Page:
Forest school is transforming the way children learn. There is an ever-increasing awareness and interest in nature and teaching.
This UK system was developed in the 1990s in response to provision in Scandinavia of an outdoor learning strategy. Initially used widely there in preschools and nurseries it was found to be beneficial for children to have a range of experiences outdoors where play and exploration in nature could be utilised.
At the BSN our three Junior Schools have been involved with Forest School provision for more than four years. To ensure a good understanding, a number of Teachers and Teaching assistants have had training and followed courses that require a commitment to a portfolio that leads to level 2 and 3 qualifications. These are the equivalent of a GCSE or A level respectively. During the courses staff learn how to use a range of tools and fire with children in an appropriate safe context. These are a small part of the provision which celebrates and understands the natural setting. The Senior School is now joining the process and exploring ways of benefiting from Forest School philosophy.
The BSN is fortunate in being able to develop our sites to provide rich settings in which our children can grow outdoors. We are now lucky enough to have a forest school area on each campus with plans for the Senior school coming too. We also use forest school strategy in our Foundation Stage outdoor learning areas where appropriate so that we can benefit from the strategies in a broader context.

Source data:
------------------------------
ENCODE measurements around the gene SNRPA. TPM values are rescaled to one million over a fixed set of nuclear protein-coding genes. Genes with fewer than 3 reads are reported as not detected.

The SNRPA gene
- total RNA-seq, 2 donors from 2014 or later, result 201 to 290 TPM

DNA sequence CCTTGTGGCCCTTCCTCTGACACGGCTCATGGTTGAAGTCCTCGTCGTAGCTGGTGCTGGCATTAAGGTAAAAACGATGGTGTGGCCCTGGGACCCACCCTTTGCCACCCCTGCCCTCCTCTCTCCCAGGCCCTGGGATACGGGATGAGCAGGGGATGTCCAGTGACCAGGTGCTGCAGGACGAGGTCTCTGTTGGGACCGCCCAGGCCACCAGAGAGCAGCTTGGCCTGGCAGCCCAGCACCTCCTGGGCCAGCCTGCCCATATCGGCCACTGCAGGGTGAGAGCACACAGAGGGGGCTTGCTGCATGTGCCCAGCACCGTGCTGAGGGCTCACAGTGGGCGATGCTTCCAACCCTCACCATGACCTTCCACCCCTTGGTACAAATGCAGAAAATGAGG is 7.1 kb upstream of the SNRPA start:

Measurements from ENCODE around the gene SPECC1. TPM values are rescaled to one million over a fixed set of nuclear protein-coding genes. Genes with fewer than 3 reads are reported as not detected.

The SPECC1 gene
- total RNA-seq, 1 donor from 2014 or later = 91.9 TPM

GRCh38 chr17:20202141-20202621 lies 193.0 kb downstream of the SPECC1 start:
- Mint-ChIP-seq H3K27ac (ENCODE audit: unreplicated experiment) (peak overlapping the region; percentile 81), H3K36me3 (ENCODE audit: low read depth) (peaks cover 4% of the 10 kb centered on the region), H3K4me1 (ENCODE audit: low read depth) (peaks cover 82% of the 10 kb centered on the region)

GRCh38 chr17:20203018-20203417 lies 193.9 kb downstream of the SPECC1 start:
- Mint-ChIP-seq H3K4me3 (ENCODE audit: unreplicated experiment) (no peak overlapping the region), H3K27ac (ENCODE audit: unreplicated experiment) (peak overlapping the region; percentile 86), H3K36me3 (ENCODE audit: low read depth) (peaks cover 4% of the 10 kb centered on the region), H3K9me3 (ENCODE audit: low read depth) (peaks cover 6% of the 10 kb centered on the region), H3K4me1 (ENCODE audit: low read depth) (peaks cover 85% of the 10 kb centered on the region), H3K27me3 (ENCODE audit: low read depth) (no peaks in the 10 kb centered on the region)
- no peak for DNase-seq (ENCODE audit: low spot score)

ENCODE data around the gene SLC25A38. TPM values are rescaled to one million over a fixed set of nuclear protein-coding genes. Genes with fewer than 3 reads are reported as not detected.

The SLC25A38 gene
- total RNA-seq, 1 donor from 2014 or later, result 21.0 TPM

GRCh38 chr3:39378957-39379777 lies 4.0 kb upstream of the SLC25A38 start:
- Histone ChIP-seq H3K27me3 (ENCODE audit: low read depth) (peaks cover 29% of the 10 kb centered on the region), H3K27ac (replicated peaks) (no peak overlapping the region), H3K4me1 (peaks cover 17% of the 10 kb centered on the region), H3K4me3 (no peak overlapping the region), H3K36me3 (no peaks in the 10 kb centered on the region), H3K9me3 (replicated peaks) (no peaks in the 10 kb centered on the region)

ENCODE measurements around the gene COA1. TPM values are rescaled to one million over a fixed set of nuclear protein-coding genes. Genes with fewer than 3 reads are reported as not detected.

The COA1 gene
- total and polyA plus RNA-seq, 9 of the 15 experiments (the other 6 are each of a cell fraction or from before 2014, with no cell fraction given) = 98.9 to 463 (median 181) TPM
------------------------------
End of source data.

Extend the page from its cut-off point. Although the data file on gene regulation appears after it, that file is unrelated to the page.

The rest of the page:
Each Junior School currently uses Forest school in a number of ways. There are Co-curricular clubs that focus on this approach, curriculum links for example with Science and Literacy where we might use a forest school stimulus for Macbeth or to explore floating and sinking in the pond. We also want to continue using outdoor experiences to enrich other areas of the curriculum. In Maths we might create a human clock in an outside space where physical participation can support understanding. We are also growing knowledge in the forest school. A walk to the local woodland enables us to nurture familiarity with nature for well-being and to enjoy the local environments near our schools.
Forest School has become one of the many ways in which our schools can work together. Visits and sharing of resources are a key component at BSN. The JSL Foundation stage will be coming to JSV, the qualified and training staff can also share expertise as we develop the potential of forest school further.
How can you help?
If you have the opportunity to be outdoors with your children then it’s a great chance to share knowledge and understanding and to take time to experience the natural world. When a child at forest school creates a spark, spots a robin or recognises the changing seasons it is a chance to harness that engagement.
Being in the outdoors has many benefits for health, learning and well-being. Children often engage differently outdoors. There are also opportunities to take risks and challenges, develop dexterity and motor skills and be open minded. We cook outdoors. This leads to the ‘best bread I’ve ever made’ and other comments. While the bread might be charred or soggy, the experience is what makes it memorable. Growing a knowledge base in a real context where frogs bounce out of the undergrowth and birds soar overhead while the wind rustles the golden leaves towards the ground gives substance to facts and breadth to understanding. When we light a fire from a spark after persevering for many attempts in the dampness there is a tremendous sense of achievement.
There are many great resources for the outdoors one useful resource is the stick book
To learn more about the forest school approach http://getchildrenoutdoors.com/the-archimedes-forest-schools-model/